Liberia was perceived as an example of Africa’s ability at self-rule and self-determination and due to this known as the Black Zion. After overcoming two civil wars, the country still has an interesting historical, cultural and landmarks to flaunt. Few people knew that the country was found by freed slaves from the Americas hence the deep connections between the U.S. and Liberia. Its capital, Monrovia, is named after the fifth U.S. president, James Monroe, who served in the White House from 1817 to 1825. More interestingly the connection runs in billionaire media producer Oprah Winfrey NDA, who traced her ancestry to the Kpelle Tribe of Liberia. Speaking of female dominance, it is the only African country that had a female president in office, Lady Ellen Johnson Sirleaf known as Africa’s Iron Lady. Liberia in the current day is run by the “people’s president” George Weah, a footballing icon.
Better known as the Republic of Liberia is an African country located on the west coast of the African continent and one of the world’s oldest democracies having attained independence from the United States of America in 1847. According to the CIA World Factbook, the country has one of the youngest population with an average age of 17.9 years which can be correlated with the fact that women can get married at the age of 18, and men aged 21. Geographically Liberia is surrounded by Sierra Leone, Guinea, and Côte d’Ivoire on three sides, while the south coast borders the Atlantic Ocean and It serves as one of the biggest exporters of iron ore in Africa. The longest river in Liberia is named after a fish which is derived from the cavalla horse mackerel found at its mouth and the country is home to the endangered and mysterious pygmy hippopotamus. So, with these few marvels mentioned why are not many people visiting? Interestingly neither the World Bank nor the United Nations World Tourism Organisation (UNWTO), have figures for foreign arrivals. The country’s old infrastructure can be attributed to the civil war which lasted from 1989 to 1997 and the influence of the Cannibal Warlords. Power shortages in the country are common, facilities at tourist attractions rudimentary, the only proper hotels (in the Western sense) are clustered in Monrovia (the capital), and roads often little more than dirt tracks. Business and economy are constrained by a small domestic market, high transportation costs and poor trade links with neighbouring countries. To add to this, the country is struggling to recover fully from the effects of multiple shocks in recent years; namely, Ebola Virus Disease (EVD) outbreak, the collapse of commodity prices, UNMIL withdrawal and the perception of risk associated with the political transition in January 2018.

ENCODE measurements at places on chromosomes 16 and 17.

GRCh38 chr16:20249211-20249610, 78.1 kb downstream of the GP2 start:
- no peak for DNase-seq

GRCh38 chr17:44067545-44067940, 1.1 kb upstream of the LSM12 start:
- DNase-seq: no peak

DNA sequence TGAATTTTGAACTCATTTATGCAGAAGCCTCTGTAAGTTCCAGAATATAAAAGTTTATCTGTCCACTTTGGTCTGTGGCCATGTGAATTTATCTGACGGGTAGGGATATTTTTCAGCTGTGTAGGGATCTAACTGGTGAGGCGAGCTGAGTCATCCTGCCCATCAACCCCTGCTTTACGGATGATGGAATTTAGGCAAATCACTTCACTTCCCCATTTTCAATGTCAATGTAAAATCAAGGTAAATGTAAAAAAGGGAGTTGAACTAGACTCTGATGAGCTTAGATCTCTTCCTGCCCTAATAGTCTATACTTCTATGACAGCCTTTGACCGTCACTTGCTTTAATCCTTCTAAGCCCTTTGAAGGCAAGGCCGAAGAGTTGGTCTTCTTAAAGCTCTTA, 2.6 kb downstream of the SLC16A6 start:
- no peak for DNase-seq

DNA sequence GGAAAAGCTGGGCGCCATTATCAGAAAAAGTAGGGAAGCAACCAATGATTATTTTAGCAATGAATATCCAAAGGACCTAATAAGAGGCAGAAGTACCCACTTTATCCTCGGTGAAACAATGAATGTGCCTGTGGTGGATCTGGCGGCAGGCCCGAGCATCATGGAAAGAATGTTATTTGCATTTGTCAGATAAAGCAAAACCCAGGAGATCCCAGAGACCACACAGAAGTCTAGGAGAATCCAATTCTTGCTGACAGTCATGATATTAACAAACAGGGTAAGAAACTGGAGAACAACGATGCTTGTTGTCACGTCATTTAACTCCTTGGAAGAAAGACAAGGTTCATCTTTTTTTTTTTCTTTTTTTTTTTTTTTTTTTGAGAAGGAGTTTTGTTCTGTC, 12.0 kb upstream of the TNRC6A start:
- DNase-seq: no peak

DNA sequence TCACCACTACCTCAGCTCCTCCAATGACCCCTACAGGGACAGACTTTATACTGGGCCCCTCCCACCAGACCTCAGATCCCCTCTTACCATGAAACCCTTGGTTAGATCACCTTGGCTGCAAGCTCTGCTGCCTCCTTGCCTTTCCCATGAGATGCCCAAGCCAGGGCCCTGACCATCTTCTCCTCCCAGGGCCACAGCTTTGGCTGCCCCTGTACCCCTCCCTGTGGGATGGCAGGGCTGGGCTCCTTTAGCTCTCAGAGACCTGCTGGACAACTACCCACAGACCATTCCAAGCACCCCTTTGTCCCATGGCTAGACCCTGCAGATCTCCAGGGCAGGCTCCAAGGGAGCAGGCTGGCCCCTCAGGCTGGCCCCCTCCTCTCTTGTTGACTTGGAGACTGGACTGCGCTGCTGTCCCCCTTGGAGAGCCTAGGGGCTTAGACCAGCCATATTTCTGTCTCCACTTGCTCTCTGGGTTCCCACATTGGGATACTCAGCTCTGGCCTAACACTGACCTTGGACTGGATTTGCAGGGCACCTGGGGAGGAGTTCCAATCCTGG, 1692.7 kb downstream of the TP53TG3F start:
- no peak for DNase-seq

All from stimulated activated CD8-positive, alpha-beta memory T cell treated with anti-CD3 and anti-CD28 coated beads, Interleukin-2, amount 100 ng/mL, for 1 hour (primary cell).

On the Neil economic scale, a can of coke cost L$150 Liberian dollar (R 5,96) and the price of a litre petrol is L$1.12 Liberian dollar (R 0,94). Liberia’s economy is projected to contract by 1.4% in 2019, following the modest growth of 1.2% in 2018. Inflation reached 31.3% by August 2019, up from 26.1% the previous year (World Bank, 2019).
Despite all the issues covered, President Weah has made necessary efforts to diversify the economy by investing more in public infrastructure, agriculture and supporting small and micro enterprises with capital, but it will be sometime before these yield results. The government intends to build a highway along Liberia’s 350-mile coast as well as connecting roads into the interior. He also maintains popular support in the legislature. Both will be crucial as he attempts to implement reforms and pro-poor development programmes. With five years left to go, hope in the president remains high.